Lately a few things have happened to me which I felt would be well placed in a comedy, with just slight alterations to the course of events. A couple of weeks ago I went to pour tomato ketchup along side some chips on my plate, noticed it was a little runny, casually closed the lid and shook the bottle, only to have the lid fly open and the ketchup follow it out of the bottle and onto the walls, appliances and furniture in the kitchen. I am sure this has happened to most of us, but I seem to be having a season for these things.
I am not very good at having fresh fruit in the house, I either eat it all on the day of purchase or leave it to rot in the bowl. Somebody told me about Sainsburys new range of frozen fruit, conveniently frozen fresh fruit, cut to edible chunks where appropriate. I keep some in my freezer and eat it when I feel like having something fruity. Recently I decided to get frozen blueberries for the first time, having enjoyed many blueberry flavoured foods through the years. They were a little blander in taste than I had expected but still refreshing. The fruit was all I had eaten that afternoon and I was about to leave the flat when I wondered if I should brush my teeth, I remembered that I was out of tooth-paste and headed for the front door, I had a sudden change of mind and decided I could squeeze something out of the tube if I tried, so I went to the bathroom and beheld my mouth in the mirror, a bright glowing hue of blue. How embarrassing it would have been had I walked out of that door without cleaning my teeth and mouth!
As most readers know my wife is in a nursing home and from time to time we have a doctor or a consultant come to see her for something. A few weeks ago we were expecting a consultant and I was washing some jugs in the sink having just given Ladan a fruit drink. All the sinks in the care home are low so that wheelchair users can reach them easily, which also means that any splashes are aligned on the trousers to appear that an accident has been had, especially when your trousers are a light beige colour, as mine were that afternoon. How ironic it would be, I thought, if the consultant would arrive just after I have managed to splash water onto my trousers, I quickly grabbed a hair dryer to start drying them off when there was a knock at the door and the consultant walked in with a nurse. Ladan was up in a chair near the bathroom and the chair has wheels so I quickly positioned myself behind the chair and moved Ladan with me, in her chair, as I moved around the room to keep my trousers hidden. After a short while I was asked to get something that was on the other side of the room, I kept my body turned away from the guests as I walked to the drawers, then quickly moved into a new position concealed behind Ladan’s bed when nobody was watching and handed over the item. Several minutes later the water had dried enough that it was no longer visible and I noticed this. I looked down several times, trying to be subtle, to check I was right about this before proudly coming out from behind the bed to let my dry trousers be seen again.
Last year I was given a very nice pair of shoes by a relative and recently they started deteriorating. A few months ago the front of the sole had come loose from the rest of the shoe and I fixed it with super-glue. Many years ago I went to have shoes fixed under similar circumstances by a shoe repair specialist and he did exactly the same thing for four times the money, so since then I have resolved just to do it myself when required. More recently the same thing happened with one of my shoes shortly before I had to attend an interview. It would be embarrassing to attend an interview with shoes that were falling apart but I used super-glue before heading out and was optimistic that they would stay together, there was no time to get a replacement pair of shoes, even though I had now accepted that my sentimental attachment to this pair of shoes was no longer justified. I went to the interview, there were two people conducting the interview and I was behind a desk, there were some other people sat waiting further down the room, too far away to hear us but close enough to see. As the interview neared its conclusion I went to bring my feet forward and failed. My foot would not move. I used a greater force and my foot still remained fastened to the floor, not only was the sole glued firmly to my shoe, it was now fixed firmly to the floor too. I tried to look completely focused on the interview while I used more and more force to try and kick my foot free from the floor, eventually my foot flew forward and the people sat in the distance were sending some very strange looks in my direction. The interviewers seemed not to have noticed anything. I got some new shoes pretty quickly after that, I couldn’t help imaging the scenario of a boy trying to impress a girl on a first date and, after a lot of kicking around under the table, walking out of a restaurant with a carpet tile stuck to his shoe.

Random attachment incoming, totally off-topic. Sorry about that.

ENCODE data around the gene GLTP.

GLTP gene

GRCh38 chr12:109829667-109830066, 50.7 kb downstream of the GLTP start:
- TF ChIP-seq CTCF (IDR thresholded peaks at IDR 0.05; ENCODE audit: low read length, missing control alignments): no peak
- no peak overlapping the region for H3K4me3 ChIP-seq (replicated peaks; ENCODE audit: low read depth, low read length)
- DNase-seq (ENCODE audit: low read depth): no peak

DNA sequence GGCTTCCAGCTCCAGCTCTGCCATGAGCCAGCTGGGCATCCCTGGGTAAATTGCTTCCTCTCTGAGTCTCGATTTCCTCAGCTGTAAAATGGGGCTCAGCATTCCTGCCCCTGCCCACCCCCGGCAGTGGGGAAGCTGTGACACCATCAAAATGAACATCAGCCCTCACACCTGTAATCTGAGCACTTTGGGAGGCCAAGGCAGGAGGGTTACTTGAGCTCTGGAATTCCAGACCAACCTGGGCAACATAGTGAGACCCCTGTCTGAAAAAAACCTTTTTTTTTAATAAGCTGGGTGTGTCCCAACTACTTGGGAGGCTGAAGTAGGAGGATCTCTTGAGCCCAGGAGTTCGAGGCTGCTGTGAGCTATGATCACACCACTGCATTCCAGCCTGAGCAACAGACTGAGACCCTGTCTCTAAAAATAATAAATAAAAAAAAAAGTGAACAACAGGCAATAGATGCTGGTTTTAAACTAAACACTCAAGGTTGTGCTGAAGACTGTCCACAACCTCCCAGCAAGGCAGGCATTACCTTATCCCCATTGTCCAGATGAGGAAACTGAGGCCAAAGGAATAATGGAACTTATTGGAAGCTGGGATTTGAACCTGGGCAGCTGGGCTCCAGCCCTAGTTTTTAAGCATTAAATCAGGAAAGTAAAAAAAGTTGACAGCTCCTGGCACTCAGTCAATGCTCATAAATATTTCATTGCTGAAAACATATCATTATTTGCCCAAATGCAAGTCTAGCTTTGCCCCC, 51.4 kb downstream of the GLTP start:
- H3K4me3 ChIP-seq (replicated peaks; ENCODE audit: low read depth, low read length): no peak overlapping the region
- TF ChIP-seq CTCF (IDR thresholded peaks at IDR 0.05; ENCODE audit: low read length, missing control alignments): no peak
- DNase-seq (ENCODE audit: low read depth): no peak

Over the weekend I made a brief trip to the South East corner of the country to meet my Mum at Heathrow airport and bring a car load of our belongings back with me. I set off from Ladan’s room at just after 6am and enjoyed the wide empty roads before me as the crisp light of dawn arose around me.
When I was about a third of the way down the country a sign above the almost deserted motorway informed me that there was a queue ahead and that I should slow down to 40mph. Sceptically, I started slowing down only to find that the next overhead sign, just around a bend from the first, said “End” meaning that I had passed the congestion.
I wondered, for a moment, what had prompted the sign to flash such an unlikely warning at me, before forgetting about it and pondering more interesting and important facts such as when and where I would get my breakfast. However, it was not to be the only overhead sign to flash nonsense warnings at me during my 14 hours of driving that weekend, I was warned numerous times of imminent danger by overhead signs on the A1(M), the M1 and the M25 and on every single occasion the warning was false.